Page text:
Then, I realized what it was. I had missed the moment. If I had smiled back, sincerely and openly, maybe we would have spoken about our evenings on the late-night commute. Maybe, instead, when that lady was looking for a seat he would have given her his row and moved to mine. He would have asked me about the book and I would have said it was called "I Didn't Know I Needed This," and I would have explained what that meant to me.

That maybe a year ago I didn't know I needed to apologize to my best friend, Eleanor. And when I finally did see her again, I would realize that true friendship feels like days haven't passed, even if years have. Us in front of a stage, synchronously writing down the same tidbits spoken by Eli Rallo, without being given a cue from the other. "If you care about making a mistake, you already won."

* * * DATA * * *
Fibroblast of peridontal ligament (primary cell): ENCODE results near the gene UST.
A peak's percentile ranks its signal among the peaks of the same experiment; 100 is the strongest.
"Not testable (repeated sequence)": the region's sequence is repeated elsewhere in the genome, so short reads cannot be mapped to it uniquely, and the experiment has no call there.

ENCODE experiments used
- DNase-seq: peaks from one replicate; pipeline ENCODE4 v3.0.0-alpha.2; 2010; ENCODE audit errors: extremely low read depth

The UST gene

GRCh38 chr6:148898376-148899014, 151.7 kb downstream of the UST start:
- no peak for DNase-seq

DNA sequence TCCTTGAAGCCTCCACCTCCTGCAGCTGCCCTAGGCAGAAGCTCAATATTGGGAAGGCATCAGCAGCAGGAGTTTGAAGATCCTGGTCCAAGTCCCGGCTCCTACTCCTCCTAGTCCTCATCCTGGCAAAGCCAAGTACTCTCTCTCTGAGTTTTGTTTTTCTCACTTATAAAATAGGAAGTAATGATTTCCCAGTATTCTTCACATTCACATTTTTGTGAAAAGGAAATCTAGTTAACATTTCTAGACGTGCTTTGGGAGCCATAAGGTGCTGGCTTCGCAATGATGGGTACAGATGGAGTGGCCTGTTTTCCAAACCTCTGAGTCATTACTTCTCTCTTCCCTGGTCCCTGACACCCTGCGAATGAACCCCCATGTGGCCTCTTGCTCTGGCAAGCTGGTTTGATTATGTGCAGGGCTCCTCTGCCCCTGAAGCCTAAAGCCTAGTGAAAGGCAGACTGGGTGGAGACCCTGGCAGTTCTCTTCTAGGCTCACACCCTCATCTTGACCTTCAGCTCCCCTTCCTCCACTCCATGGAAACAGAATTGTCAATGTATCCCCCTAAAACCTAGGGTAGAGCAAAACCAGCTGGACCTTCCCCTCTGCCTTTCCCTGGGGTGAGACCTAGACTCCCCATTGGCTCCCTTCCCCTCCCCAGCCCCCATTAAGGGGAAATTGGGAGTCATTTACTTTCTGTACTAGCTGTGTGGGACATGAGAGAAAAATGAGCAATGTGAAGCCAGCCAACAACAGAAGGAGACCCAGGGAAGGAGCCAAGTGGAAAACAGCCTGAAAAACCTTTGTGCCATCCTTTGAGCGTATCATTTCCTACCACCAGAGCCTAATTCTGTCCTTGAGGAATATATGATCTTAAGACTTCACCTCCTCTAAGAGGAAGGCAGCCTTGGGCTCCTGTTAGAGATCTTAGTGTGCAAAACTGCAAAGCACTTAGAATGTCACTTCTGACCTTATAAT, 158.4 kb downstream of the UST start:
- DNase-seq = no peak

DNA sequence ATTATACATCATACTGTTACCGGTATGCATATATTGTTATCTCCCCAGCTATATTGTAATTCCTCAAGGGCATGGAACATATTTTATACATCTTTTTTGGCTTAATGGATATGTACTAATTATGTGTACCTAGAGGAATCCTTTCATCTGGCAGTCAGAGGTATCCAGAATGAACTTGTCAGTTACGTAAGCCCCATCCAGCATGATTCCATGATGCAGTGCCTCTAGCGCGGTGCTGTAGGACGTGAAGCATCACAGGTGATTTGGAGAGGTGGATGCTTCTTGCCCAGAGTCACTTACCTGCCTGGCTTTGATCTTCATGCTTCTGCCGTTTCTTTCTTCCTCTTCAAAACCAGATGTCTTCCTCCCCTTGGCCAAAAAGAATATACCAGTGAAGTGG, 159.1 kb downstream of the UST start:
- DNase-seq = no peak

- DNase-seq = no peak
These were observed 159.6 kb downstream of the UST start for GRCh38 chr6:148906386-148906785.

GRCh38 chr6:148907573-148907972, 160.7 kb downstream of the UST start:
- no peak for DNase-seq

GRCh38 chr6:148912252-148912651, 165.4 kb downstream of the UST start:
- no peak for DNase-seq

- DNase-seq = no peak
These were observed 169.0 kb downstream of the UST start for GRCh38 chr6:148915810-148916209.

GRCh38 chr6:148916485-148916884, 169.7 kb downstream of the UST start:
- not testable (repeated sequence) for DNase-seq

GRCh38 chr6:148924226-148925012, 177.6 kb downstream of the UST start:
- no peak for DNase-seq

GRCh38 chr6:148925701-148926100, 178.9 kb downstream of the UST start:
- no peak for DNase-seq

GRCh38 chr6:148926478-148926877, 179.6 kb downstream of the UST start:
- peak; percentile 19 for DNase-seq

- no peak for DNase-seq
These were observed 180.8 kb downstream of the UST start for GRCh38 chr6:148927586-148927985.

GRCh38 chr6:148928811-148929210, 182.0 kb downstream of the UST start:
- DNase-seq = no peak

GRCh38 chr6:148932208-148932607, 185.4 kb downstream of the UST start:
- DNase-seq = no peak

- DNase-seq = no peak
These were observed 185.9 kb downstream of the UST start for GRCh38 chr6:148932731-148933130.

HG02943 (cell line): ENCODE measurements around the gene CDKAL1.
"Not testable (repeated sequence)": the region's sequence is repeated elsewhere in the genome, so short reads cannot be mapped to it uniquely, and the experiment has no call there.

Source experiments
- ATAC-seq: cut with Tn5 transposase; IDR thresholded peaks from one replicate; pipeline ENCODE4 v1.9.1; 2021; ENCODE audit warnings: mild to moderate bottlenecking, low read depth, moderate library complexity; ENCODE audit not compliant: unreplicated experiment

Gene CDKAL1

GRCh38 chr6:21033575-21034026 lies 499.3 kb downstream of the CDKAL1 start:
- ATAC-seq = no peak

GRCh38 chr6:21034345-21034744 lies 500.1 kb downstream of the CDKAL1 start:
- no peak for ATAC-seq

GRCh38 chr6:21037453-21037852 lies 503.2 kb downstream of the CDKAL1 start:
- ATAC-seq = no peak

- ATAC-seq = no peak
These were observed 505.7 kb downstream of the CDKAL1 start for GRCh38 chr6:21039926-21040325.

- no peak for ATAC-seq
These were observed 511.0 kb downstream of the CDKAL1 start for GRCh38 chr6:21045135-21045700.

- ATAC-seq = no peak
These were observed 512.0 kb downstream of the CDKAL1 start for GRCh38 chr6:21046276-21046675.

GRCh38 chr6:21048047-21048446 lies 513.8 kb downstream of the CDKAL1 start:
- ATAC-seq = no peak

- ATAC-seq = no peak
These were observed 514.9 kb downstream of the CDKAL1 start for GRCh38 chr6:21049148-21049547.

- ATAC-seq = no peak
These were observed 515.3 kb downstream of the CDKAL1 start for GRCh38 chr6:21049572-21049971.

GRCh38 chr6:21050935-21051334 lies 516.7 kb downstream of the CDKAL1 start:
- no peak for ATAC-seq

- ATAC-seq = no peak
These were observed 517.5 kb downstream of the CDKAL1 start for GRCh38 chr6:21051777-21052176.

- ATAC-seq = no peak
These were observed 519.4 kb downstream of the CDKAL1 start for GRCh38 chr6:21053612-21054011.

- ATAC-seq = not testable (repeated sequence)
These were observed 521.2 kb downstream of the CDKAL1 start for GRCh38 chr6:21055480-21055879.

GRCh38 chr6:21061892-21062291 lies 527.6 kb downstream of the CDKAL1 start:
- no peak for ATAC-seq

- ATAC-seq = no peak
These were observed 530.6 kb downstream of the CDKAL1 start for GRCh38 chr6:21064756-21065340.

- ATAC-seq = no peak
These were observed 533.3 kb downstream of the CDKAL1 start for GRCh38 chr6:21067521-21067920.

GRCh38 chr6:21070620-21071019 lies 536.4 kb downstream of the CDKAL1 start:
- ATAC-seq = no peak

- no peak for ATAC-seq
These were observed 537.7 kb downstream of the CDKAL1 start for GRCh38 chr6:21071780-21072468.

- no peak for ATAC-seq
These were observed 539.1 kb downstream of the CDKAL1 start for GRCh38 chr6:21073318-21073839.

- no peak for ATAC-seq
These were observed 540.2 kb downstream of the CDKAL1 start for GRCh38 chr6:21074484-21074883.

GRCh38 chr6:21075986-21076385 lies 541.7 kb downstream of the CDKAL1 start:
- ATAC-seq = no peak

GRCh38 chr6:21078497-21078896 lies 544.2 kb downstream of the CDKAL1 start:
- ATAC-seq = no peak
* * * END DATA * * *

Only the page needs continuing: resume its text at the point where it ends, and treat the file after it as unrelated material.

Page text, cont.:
So the boy on the train who smiled at me didn't matter. As Eli told her audience, "Being single is not a waiting room." A relationship isn't some cure. A smile is just a smile or maybe more, but it doesn't always matter. But, friendship, that's the kind of shit you should never let go of. I think that's one thing I'm so afraid of. That people will tire of me, become bored, and realize that I'm too much. But that does a disservice to the people who know me. Thoughtful, kind, and intelligent as they are. Losing someone not meant to be in my life, that I could survive. Letting go of someone I love, that is not something I'll ever do again.